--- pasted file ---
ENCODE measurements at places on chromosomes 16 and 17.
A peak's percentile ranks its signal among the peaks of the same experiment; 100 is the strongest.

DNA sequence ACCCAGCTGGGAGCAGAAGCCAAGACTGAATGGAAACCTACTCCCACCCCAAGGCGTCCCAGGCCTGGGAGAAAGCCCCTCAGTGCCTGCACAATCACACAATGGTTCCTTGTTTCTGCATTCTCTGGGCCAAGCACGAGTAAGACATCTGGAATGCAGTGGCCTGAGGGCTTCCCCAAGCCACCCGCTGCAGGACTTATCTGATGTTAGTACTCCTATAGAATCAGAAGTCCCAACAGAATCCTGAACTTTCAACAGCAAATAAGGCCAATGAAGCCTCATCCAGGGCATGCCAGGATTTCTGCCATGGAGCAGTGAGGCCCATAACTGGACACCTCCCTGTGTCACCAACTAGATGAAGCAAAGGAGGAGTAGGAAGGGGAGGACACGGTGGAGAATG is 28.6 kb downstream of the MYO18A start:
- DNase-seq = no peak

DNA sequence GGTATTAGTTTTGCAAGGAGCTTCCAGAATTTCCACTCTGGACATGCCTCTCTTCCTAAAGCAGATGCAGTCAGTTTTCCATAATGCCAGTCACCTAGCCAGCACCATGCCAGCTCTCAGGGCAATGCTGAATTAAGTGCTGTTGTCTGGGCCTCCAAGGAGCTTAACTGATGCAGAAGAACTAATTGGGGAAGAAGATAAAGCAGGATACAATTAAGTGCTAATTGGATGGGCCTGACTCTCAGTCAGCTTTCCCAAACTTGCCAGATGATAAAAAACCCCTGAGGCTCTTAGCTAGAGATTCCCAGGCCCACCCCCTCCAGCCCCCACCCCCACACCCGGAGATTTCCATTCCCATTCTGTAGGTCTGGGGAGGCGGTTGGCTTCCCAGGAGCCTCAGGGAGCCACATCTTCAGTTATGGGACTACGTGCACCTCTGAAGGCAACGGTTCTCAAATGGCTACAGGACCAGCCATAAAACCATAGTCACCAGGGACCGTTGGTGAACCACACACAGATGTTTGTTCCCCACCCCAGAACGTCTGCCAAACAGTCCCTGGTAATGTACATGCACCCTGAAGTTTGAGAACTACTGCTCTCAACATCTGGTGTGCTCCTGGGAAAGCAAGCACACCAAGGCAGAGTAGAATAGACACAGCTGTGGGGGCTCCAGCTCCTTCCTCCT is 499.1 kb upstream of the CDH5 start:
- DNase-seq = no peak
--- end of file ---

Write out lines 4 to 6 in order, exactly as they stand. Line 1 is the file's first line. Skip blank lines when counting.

- DNase-seq = no peak

DNA sequence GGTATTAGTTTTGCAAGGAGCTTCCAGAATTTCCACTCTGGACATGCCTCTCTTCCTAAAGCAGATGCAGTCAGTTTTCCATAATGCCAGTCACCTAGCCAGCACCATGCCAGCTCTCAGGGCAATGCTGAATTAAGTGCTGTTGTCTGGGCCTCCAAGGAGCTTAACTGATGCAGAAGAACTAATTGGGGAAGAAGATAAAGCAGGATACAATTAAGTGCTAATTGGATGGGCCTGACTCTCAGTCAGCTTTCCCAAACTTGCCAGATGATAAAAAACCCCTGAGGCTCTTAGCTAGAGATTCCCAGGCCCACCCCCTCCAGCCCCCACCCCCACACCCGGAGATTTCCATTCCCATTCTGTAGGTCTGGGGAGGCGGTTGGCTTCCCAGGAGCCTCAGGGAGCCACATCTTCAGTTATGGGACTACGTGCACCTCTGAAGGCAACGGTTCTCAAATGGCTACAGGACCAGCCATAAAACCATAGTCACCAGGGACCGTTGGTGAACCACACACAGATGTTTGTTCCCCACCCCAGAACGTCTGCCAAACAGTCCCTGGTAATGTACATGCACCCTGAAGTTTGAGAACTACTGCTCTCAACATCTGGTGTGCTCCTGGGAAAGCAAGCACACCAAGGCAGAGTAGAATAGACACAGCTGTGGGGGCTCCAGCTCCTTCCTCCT is 499.1 kb upstream of the CDH5 start:
- DNase-seq = no peak